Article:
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Jallianwala Bagh massacre: the campaign goes on

Justice is still sought for the 1,500 unarmed civilians shot by the British army in 1919, writes AMARJITE SINGH

WITH the crisis in the Tory Party over Brexit and Theresa May finally falling on her sword, the campaign on the Jallianwala Bagh Massacre may have slipped temporarily from public view.

But the campaign has not slackened. New productive work is the order of the day.

Documentaries have been on television and articles by politicians in the mainstream press. In Britain, the Punjab Times and the Urdu Times have both carried features, along with the Times of India in its Indian and British editions.

All these papers circulate widely among Asian communities in other parts of the world, particularly in Canada.

The Centenary Committee maintains its active part in the campaign, with new members and branches joining in Manchester, Bradford and London.

Well-attended meetings have been held in major cities, and exhibitions and cultural events are scheduled.

The Centenary Committee is taking several new initiatives — for one, collecting signatures on a public petition calling for a formal apology.

It has also issued a statement of support for mosques, Hindu temples and Sikh gurdwaras to sign.

This has met with a large, positive response. We hope to present the statement of support to 10 Downing Street in September.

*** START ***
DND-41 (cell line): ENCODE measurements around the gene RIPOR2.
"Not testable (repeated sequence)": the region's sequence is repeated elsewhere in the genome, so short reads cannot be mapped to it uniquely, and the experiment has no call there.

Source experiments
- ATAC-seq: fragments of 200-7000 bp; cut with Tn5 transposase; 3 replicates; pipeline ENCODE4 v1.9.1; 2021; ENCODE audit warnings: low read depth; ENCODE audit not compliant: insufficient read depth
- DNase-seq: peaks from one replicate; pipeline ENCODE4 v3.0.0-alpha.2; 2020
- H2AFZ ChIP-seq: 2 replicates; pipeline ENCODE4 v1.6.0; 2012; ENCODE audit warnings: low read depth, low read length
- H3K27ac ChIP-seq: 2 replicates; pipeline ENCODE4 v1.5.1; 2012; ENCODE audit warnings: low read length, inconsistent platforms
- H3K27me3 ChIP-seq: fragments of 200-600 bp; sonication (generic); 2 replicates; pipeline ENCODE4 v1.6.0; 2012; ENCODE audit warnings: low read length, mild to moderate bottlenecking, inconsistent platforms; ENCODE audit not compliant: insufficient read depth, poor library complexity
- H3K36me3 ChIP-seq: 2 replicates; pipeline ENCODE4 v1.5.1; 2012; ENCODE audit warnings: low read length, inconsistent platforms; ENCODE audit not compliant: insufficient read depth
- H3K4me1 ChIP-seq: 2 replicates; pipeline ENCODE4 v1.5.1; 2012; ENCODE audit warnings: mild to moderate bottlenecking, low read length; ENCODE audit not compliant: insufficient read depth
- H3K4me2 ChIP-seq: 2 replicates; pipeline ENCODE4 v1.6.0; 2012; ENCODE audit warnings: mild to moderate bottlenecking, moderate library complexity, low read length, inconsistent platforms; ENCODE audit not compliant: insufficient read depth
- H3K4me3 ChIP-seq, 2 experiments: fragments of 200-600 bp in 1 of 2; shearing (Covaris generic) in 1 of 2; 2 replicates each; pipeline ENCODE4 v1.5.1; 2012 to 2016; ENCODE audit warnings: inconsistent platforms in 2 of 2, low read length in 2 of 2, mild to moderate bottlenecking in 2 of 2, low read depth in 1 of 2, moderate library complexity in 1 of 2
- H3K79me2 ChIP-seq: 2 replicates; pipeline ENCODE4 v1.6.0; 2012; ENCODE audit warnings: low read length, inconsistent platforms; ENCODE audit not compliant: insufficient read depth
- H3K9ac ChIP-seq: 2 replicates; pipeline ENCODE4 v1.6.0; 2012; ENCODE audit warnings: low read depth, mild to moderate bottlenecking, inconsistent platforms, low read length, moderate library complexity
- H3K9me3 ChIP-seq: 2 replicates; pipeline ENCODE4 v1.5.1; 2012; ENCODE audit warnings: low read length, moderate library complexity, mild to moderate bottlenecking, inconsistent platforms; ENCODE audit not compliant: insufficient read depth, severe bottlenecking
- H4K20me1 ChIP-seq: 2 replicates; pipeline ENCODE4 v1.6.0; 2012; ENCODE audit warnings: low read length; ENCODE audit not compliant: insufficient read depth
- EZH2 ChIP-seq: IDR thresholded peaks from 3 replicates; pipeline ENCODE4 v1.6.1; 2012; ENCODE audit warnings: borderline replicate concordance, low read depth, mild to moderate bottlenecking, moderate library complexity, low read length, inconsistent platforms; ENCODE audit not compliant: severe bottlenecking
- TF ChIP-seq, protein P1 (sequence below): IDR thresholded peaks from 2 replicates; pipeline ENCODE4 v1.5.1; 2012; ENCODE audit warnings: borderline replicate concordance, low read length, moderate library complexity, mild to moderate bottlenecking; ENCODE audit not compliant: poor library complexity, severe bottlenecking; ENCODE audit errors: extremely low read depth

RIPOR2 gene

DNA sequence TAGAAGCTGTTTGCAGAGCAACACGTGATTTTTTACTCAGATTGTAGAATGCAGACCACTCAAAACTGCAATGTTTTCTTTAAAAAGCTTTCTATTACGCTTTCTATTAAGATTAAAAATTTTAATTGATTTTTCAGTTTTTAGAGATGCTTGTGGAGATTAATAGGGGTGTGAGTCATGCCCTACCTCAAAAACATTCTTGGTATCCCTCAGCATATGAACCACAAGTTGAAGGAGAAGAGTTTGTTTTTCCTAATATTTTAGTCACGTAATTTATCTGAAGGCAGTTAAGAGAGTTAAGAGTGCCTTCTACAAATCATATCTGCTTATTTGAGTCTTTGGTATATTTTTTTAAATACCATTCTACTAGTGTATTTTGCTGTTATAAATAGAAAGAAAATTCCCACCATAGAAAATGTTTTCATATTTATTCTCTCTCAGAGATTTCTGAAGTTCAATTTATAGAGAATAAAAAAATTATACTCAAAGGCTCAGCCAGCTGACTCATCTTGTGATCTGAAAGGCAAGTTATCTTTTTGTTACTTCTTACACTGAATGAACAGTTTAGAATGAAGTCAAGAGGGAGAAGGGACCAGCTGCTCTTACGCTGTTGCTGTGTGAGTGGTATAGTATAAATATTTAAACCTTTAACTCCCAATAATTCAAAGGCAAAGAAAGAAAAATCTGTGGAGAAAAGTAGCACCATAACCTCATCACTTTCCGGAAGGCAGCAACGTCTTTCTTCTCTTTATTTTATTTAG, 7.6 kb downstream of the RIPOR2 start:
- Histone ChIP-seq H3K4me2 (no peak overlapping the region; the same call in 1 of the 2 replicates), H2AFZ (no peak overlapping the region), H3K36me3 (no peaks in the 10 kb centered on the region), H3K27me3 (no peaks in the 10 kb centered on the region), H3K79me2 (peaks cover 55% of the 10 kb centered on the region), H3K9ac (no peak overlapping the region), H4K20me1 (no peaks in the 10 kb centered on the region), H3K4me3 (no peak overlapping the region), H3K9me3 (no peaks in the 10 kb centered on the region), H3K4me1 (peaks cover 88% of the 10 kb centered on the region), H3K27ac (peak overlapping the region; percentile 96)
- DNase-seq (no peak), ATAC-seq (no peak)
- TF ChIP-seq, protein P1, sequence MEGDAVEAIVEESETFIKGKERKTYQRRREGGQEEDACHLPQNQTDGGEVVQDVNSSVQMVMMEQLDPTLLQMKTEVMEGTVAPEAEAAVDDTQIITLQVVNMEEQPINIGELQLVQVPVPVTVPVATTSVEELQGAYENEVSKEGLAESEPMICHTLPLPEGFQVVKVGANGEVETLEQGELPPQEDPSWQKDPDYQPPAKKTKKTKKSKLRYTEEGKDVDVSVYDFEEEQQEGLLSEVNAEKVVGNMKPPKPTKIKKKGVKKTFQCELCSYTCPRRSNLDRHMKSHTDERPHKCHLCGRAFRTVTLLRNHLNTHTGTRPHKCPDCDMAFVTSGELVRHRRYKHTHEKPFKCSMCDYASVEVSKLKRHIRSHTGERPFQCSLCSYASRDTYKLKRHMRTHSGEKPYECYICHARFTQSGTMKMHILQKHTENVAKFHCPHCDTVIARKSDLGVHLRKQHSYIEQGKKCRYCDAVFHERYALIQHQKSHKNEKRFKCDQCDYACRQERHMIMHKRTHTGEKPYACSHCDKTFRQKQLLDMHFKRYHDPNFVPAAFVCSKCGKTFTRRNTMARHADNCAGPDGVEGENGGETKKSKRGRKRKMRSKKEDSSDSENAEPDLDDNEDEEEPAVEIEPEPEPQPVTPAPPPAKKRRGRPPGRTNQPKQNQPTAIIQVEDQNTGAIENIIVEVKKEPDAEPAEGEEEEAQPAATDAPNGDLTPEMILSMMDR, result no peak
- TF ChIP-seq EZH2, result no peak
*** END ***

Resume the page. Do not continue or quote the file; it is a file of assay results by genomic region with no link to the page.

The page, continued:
Approaches to the Labour movement have been stepped up. The CWU and GMB conferences both passed motions of support with action points; the National Trades Council Conference did similar, with action planned including getting the TUC on board; the NEU has welcomed our proposals on adapting the school teaching curriculum to take in the Jallianwala Bagh Massacre and other similar atrocities in the history of the British empire, and an exchange of ideas is on the agenda.

In the Welsh Assembly, a statement of opinion is now collecting signatures — approximately a quarter have already signed.

A motion goes to the STUC Black Workers’ Conference in October, which in part aims to prompt the STUC into approaching Scottish Parliament MPs for individual support and for the Parliament to take up the need for a formal apology from the Westminster Parliament.

At the September TUC Congress in Brighton, a fringe meeting has already been organised.

The centenary demand will now be aimed at the next Tory prime minister. Looking at the candidates, prospects may look bleak — but no-one is giving up, having travelled this far.

If the Tory Party response, like Brexit, remains in limbo, a general election can only be welcomed.

The Labour opposition has given strong unequivocal backing to the campaign. The new Tory PM’s “sincerity” will be challenged persistently by our campaign for a formal apology.

Whatever the political colour of the government, a long-term change of attitudes and culture is called for. Will a formal apology help contribute to a “new atmosphere” within society?

Can it be translated into people seeing international relations as co-operation, instead of policies of tension, bullying and confrontation?

Amarjite Singh is secretary of South East Wales CWU branch.


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